“Finally, the precipitation joins a larger body of water like a lake or ocean. This is called collection.” Write collection in the bottom right corner, below the water line.
“Our water cycle models are almost ready!”
- Pour half of the colored water into your child’s bag without letting it splash the sides of the bag. (Droplets that splash on the sides of the bag could be misinterpreted as condensation or precipitation.)
- Gently seal the bag without shaking it.
- Use duct tape to carefully secure the bag to the outside of a sunny window.
- Repeat with the other half of the water in the second bag.
Ask your child to create a hypothesis, or guess, by completing the statement below in their journal: If water is left inside a bag for 24 hours, the water in the bag will…
Ask and discuss additional questions, and allow them to write predictions in their journal.
- “Why do you think it’s called the water cycle?” (It happens over and over.)
- “Why do you think we placed the water cycle model in a sunny window?”
- “Do you think all of the water in the bag will evaporate? Why or why not?”
- “Where do you see the condensation in the bag? How is that similar to/different from what happens in the air?” (Clouds)
- “How could you speed up precipitation inside the bag?” (Gently push the side of the bag so water droplets join together and become heavy enough to run down the bag.)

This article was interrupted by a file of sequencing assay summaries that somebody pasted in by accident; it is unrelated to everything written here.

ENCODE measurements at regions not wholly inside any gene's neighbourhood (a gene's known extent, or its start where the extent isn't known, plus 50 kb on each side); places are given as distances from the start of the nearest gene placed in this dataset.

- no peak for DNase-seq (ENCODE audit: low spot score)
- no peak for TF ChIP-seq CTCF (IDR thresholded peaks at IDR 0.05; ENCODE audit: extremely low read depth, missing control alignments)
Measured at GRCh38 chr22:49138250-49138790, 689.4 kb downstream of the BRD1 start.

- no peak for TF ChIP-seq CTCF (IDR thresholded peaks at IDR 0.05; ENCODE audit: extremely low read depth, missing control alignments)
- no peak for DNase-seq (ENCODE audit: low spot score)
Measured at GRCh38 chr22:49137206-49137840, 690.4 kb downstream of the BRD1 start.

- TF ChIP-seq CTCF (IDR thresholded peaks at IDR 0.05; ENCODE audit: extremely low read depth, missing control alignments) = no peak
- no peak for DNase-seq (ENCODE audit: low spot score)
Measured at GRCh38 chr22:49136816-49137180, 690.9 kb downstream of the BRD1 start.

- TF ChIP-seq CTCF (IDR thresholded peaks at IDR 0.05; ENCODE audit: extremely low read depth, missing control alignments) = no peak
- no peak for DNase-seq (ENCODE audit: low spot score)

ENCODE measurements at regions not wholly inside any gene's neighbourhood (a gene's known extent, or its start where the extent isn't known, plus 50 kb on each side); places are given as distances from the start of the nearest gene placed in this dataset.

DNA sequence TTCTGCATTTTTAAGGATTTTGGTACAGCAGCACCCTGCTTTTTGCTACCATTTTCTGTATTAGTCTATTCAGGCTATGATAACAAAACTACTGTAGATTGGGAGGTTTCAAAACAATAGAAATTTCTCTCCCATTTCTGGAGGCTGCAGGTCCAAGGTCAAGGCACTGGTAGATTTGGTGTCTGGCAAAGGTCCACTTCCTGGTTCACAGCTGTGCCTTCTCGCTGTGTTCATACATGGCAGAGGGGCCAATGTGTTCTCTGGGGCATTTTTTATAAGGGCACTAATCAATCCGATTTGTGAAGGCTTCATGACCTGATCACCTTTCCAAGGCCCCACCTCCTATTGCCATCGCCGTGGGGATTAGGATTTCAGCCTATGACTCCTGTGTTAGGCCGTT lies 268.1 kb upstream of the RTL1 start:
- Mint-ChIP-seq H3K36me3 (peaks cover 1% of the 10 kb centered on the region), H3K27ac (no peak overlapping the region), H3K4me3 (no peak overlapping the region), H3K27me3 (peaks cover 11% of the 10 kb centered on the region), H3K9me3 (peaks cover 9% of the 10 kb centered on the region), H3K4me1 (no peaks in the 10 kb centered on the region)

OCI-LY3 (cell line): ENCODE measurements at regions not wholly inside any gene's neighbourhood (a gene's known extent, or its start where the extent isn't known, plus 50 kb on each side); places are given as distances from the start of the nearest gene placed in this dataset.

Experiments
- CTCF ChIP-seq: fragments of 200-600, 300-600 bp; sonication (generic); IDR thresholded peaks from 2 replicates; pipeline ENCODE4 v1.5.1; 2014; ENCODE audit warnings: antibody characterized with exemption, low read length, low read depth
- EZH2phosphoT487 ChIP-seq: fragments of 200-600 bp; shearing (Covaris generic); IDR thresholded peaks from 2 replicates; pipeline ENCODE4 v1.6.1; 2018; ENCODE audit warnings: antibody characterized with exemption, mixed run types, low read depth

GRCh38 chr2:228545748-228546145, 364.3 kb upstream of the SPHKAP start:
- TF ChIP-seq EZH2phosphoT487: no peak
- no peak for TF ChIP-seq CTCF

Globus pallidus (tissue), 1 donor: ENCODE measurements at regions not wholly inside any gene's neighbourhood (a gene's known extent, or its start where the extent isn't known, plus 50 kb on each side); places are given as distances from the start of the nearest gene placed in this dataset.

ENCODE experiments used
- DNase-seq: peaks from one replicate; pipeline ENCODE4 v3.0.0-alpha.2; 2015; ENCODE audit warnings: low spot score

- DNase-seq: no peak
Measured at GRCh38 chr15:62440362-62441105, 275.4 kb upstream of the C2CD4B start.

- “What do you think will happen inside the bag overnight?”
- “What do you think is the most important part of the water cycle? Why do you think so?” (Your child might say the Sun because it provides the heat to cause evaporation, which leads to the other parts of the cycle. An alternative answer could be the water because the cycle can’t begin without something to evaporate.)
Have your child check the bag every three hours and record their observations in their journal.
- Consider warming up the water before you pour it into the bag so your child can see changes more quickly.
- If the bag is not showing signs of condensation after a couple of hours, you may want to carefully move the bag to a fence that gets full sun. If you have a chainlink fence, you can use clothespins or chip clips to secure the bag. If you have a wooden fence, attach the bag by placing a strip of duct tape across the top of the bag just below the zip seal. Hold the bag in place as you secure it with three push pins placed evenly across the tape. The tape helps keep out air so that condensation can form and prevents the pin from tearing a hole in the bag.
- You can remove the sticky residue from the tape off of your window with some rubbing alcohol.
- If you have single-pane windows or doors, you can attach the bag to the inside of the window. Condensation is unlikely to form if you have double-pane windows.
- To learn more about the water cycle, explore some of these books:
- Drop: An Adventure Through the Water Cycle by Emily Kate Moon
- The Great Big Water Cycle Adventure by Kay Barnham
- The Snowflake: A Water Cycle by Neil Waldman
- Agent H2O Rides the Water Cycle by Rita Goldner